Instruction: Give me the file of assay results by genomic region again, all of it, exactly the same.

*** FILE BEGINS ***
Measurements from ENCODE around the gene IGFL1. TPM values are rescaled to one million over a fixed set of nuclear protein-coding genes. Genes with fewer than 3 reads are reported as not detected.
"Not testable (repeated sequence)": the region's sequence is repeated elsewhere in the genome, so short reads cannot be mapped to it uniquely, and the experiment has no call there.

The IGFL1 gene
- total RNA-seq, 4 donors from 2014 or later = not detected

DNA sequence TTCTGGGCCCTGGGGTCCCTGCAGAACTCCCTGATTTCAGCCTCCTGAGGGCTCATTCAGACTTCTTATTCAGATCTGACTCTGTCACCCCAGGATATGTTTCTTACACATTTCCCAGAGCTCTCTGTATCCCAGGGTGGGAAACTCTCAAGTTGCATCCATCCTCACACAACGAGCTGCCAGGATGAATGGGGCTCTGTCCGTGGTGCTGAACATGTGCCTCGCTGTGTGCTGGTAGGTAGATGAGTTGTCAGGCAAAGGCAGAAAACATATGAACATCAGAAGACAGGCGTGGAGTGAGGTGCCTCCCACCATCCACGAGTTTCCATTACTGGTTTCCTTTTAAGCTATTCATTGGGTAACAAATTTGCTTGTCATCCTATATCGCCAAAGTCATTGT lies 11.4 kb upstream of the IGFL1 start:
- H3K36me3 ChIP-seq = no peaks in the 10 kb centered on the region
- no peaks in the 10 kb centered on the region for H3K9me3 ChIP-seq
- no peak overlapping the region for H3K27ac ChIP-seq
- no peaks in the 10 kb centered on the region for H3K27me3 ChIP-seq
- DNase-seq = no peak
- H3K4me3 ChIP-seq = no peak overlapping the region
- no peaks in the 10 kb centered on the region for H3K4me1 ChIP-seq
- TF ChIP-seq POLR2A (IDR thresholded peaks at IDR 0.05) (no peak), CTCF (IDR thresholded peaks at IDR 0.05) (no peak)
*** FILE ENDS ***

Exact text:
Measurements from ENCODE around the gene IGFL1. TPM values are rescaled to one million over a fixed set of nuclear protein-coding genes. Genes with fewer than 3 reads are reported as not detected.
"Not testable (repeated sequence)": the region's sequence is repeated elsewhere in the genome, so short reads cannot be mapped to it uniquely, and the experiment has no call there.

The IGFL1 gene
- total RNA-seq, 4 donors from 2014 or later = not detected

DNA sequence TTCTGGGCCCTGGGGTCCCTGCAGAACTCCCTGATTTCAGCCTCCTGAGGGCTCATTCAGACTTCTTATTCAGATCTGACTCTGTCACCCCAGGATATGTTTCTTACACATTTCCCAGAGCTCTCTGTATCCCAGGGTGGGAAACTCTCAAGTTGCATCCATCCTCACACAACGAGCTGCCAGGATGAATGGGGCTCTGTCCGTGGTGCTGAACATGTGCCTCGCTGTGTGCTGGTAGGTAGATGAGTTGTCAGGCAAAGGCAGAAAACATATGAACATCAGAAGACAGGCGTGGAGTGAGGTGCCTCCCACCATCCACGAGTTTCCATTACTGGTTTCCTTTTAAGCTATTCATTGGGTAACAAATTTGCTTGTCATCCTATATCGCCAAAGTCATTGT lies 11.4 kb upstream of the IGFL1 start:
- H3K36me3 ChIP-seq = no peaks in the 10 kb centered on the region
- no peaks in the 10 kb centered on the region for H3K9me3 ChIP-seq
- no peak overlapping the region for H3K27ac ChIP-seq
- no peaks in the 10 kb centered on the region for H3K27me3 ChIP-seq
- DNase-seq = no peak
- H3K4me3 ChIP-seq = no peak overlapping the region
- no peaks in the 10 kb centered on the region for H3K4me1 ChIP-seq
- TF ChIP-seq POLR2A (IDR thresholded peaks at IDR 0.05) (no peak), CTCF (IDR thresholded peaks at IDR 0.05) (no peak)